High-end furniture retailer Mitchell Gold + Bob Williams has abruptly shut down and laid off more than 500 employees in North Carolina, multiple sources report. In a notice to employees, interim CEO Chris Moye cited weak sales and unexpected trouble securing financing as the reason for the closure.
“Mitchell Gold + Bob Williams has recently and unexpectedly learned that we are unable to continue business operations,” read a letter from Moye taped to the door of the company’s factory in Taylorsville, N.C., according to the Taylorsville Times. Workers were asked not to report to work beginning Aug. 28, 2023.
All 440 employees at the Taylorsville site, as well as 47 employees in Statesville, N.C. and 46 employees in Hiddenite, N.C. have been laid off, according to a Worker Adjustment and Retraining Notification (WARN) notice filed by the company.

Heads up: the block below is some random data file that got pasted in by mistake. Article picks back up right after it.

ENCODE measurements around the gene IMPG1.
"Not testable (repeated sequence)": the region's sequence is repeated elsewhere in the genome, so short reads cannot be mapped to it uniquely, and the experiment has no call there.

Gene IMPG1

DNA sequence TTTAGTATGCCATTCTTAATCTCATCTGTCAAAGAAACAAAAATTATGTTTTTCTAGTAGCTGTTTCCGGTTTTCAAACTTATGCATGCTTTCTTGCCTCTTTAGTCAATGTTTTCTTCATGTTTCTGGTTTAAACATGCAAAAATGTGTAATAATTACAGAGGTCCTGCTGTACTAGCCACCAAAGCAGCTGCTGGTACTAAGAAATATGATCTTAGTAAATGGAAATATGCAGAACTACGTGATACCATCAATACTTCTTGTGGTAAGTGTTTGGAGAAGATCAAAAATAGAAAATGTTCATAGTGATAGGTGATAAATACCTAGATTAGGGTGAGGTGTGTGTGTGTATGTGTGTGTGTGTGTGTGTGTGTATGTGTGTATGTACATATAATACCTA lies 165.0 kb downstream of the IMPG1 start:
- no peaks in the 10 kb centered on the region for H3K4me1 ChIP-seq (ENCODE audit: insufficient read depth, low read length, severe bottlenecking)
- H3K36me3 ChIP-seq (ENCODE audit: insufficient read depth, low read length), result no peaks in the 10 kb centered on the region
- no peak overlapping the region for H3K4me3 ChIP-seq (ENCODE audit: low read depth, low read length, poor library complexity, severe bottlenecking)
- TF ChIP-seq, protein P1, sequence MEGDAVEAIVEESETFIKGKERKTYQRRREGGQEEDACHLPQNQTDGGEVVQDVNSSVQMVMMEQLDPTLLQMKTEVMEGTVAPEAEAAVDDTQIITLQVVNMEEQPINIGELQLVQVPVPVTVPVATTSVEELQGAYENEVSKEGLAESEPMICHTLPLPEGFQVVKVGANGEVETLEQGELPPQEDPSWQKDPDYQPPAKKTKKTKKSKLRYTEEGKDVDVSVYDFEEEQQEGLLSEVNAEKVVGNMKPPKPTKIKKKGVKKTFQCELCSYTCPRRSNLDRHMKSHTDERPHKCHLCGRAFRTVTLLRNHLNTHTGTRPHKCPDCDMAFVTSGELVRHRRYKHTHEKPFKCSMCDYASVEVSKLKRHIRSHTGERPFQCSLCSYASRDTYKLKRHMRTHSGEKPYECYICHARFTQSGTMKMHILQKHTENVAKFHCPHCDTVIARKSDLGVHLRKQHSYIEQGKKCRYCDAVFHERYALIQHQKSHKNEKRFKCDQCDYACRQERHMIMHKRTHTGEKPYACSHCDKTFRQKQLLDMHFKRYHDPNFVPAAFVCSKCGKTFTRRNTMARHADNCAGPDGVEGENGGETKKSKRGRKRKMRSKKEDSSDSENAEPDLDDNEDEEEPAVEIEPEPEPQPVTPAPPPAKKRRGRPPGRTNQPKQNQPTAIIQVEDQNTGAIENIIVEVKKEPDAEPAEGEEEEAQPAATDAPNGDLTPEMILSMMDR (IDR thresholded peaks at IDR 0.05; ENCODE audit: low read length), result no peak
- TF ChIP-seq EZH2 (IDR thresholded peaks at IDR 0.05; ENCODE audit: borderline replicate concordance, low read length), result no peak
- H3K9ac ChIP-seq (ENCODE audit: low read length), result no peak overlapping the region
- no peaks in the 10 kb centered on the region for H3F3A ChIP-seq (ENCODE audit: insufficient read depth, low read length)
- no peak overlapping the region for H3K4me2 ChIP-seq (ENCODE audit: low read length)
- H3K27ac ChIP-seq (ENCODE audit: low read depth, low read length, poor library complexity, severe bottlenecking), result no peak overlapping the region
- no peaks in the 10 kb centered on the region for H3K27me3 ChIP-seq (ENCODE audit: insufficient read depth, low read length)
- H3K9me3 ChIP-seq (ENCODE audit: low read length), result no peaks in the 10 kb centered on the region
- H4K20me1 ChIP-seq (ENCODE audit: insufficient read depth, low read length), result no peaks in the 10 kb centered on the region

“As you may know, the current economic climate has presented significant challenges to the furniture industry,” continued the letter from Moye as quoted in the Taylorsville Times. “While we have been buoyed by the support of our wonderful employees, like yourself, the [company] has recently and unexpectedly learned that we are unable to secure critical financing to continue business operations. Because these events were unforeseen, we were unable to provide you and others with more notice of this difficult decision.”
The 34-year-old company, founded by its namesakes in 1989, was known for creating “some of the most iconic sofas, sectionals and club chairs of the 1990s to 2000s,” according to Quartz. The retailer also developed private label lines for brands including Restoration Hardware (now RH), Williams-Sonoma, Pottery Barn and Crate & Barrel.
Founder Mitchell Gold, who retired from the company in 2019 but remained on the board, told Furniture Today that he was “furious and heartbroken” by the development and is hopeful that someone will come forward to buy the company. “Bob [Williams] and I built something pretty special in the industry, from customer service to product and store presentation, and to see this happen is very difficult.”